“Our results suggest that future hydroclimate changes in tropical regions are likely to accelerate soil carbon destabilisation, further increasing carbon dioxide concentrations,” the scientists warn.

As temperatures rise, the atmosphere’s capacity to absorb moisture also increases. As temperatures rise, so does direct evaporation from oceans, lakes, rivers and soils. This water vapour will eventually fall as rain, but unevenly: those regions already rainy will become rainier, while drylands are likely to become increasingly arid.

The Ganges and Brahmaputra carry more than a billion tonnes of sediment – most of it eroded from the Himalayan mountain chain – into the Bay of Bengal each year, and cores of sediment taken from the sea floor provide a good record of climate conditions for the last 18,000 years, as the Ice Age began to wane, and the glaciers retreated to permit a hunter-gatherer species to cultivate cereals, domesticate animals, build permanent settlements and found human civilisation.

Radiocarbon readings mean that researchers can date the sediments, and preserved organic molecules from land plants provide an indicator of conditions at those dates.

Methane adds speed

Scientists have repeatedly warned that climate change in the Arctic – the fastest-warming zone of all – is likely to be matched by the release of soil carbon in the form of the greenhouse gas methane from the thawing permafrost, to accelerate yet more warming.

As the once-frozen ground warms up, and vegetation moves further and further north, an estimated 600 million tonnes of carbon is released into the atmosphere every year.

Now, and for different reasons, the same could be true of the tropics, and the evidence is in the sands of time, deposited by one of the world’s great river systems. As the Ice Age ended, monsoon rains began to increase and in 2,600 years soil respiration – and therefore carbon release – doubled. Since then, monsoon rainfall has increased threefold.

“We found that shifts toward a warmer and wetter climate in the drainage basin of the Ganges and Brahmaputra rivers over the last 18,000 years enhanced rates of soil respiration and decreased stocks of soil carbon,” said Christopher Hein, of the Virginia Institute of Marine Science, who led the study.

“This has direct implications for the Earth’s future, as climate change is likely to increase rainfall in tropical regions, further accelerating respiration of soil carbon, and adding even more CO2 to the atmosphere than that directly added by humans.” – Climate News Network

Carbon dioxide pollution dulls the brain

Carbon dioxide pollution slows our thinking. It could get bad enough to stop some of us thinking our way out of danger.

LONDON, 27 April, 2020 – If humans go on burning ever-greater quantities of fossil fuels, then tomorrow’s children in badly-ventilated classrooms or workers in crowded offices could find their wits dulled: the predicted concentrations of carbon dioxide pollution by 2100 could reduce the ability to make decisions by 25%, and cut the capacity for complex strategic thinking by as much as half.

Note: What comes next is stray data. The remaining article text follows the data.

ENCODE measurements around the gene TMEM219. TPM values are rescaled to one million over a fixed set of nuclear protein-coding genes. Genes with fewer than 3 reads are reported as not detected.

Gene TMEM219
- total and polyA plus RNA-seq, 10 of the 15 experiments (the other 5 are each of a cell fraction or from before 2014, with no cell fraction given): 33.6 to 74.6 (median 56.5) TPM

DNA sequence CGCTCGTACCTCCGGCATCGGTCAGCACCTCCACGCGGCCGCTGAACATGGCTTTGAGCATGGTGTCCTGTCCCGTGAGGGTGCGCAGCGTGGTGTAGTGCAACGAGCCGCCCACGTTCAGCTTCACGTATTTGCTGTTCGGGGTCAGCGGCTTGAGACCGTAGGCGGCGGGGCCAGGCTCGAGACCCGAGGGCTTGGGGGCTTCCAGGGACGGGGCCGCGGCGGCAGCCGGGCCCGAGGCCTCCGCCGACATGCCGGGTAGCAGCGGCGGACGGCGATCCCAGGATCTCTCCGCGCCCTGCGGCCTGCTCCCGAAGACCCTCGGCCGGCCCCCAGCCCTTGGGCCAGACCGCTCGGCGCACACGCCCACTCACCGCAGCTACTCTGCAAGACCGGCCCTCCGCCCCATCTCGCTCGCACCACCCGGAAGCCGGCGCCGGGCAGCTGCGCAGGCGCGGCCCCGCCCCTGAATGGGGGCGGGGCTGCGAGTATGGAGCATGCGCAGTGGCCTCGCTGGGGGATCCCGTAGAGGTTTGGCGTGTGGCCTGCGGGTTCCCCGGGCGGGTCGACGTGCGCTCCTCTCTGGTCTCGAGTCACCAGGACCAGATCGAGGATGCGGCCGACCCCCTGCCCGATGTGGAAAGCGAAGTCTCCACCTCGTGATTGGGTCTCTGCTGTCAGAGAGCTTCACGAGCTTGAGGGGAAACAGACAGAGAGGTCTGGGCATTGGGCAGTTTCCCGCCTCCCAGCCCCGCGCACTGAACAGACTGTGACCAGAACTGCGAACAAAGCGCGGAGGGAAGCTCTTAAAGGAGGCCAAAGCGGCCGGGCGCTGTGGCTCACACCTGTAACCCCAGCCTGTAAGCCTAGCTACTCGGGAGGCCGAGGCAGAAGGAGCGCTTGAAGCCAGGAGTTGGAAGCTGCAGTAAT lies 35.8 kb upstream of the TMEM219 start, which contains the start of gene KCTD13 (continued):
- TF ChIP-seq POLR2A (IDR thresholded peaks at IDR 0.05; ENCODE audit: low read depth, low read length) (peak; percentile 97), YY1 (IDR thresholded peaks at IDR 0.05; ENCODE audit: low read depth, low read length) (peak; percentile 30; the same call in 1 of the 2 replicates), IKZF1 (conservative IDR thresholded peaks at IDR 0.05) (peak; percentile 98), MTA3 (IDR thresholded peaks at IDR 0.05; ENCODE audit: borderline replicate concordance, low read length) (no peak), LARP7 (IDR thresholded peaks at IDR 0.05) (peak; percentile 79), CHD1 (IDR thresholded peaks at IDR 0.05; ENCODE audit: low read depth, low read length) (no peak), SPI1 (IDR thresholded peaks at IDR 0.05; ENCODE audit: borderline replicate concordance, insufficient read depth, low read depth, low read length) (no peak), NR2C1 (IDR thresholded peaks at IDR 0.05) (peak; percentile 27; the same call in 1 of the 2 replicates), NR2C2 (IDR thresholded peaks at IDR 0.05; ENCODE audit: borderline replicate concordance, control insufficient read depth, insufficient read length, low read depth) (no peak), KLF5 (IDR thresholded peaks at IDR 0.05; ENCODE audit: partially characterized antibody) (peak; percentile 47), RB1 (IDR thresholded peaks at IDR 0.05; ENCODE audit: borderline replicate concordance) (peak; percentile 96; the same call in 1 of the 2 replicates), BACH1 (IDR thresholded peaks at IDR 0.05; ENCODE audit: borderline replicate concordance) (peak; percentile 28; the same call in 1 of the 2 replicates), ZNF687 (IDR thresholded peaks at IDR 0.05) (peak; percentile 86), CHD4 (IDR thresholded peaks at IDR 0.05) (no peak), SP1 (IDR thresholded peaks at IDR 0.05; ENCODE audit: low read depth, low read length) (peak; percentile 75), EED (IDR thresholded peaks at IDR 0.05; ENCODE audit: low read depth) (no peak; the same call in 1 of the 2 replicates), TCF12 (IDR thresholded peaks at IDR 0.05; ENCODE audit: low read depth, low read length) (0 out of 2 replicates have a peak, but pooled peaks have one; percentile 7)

That is, global warming driven by greenhouse gas emissions wouldn’t just be bad for the planet and its oceans: it would also make Homo sapiens measurably less sapient.

Although outdoor CO2 levels could more than triple – and at 930 parts per million (ppm), this would be far higher than humans have ever experienced – concentrations in enclosed spaces could rise much higher.

Research on seamen aboard submarines and in astronaut tests have confirmed that CO2 builds up in confined spaces, to limit the supply of oxygen to the brain. As this happens, people in such conditions have problems responding to any stimulus or even recognising a threat.

City atmospheres normally have higher carbon dioxide concentrations than in the countryside. And in poorly-ventilated city buildings, higher carbon dioxide levels could begin to limit human potential.

Direct effect

“It’s amazing how high CO2 levels get in enclosed spaces,” said Kris Karnauskas, of the University of Colorado, Boulder and the author of a new study in the journal Geohealth.

“It affects everybody – from little kids packed into classrooms to scientists, business people and decision makers, to regular folks in their houses and apartments.”

Other researchers have repeatedly warned that any steps to reduce emissions would more than pay off in terms of advancing human health and wealth, and that conversely expanding fossil fuel emissions could only increase damaging atmospheric pollution, along with potentially life-threatening extremes of summer heat.

But these are indirect effects of carbon dioxide concentration: Dr Karnauskas and his colleagues were more interested in a direct effect.

They report that they looked simply at climate scenarios, including the notorious business-as-usual prediction in which humans go on destroying forests, burning coal and oil, and making cement to build ever-expanding cities.

“It’s amazing how high CO2 levels get in enclosed spaces. It affects everybody – from little kids to scientists, business people and decision makers, to regular folks in their houses and apartments”

In this scenario, carbon dioxide concentrations – at around 280 ppm for most of human history, but already past the 400ppm mark – will rise to 930ppm by the end of the century.

If that happens, then indoor concentrations could quickly reach 1400ppm. And this could, on some research findings, begin to compromise what psychologists call high-level cognitive domains. So basic decision-making ability could falter by a quarter, and concentration on complex problems by 50%.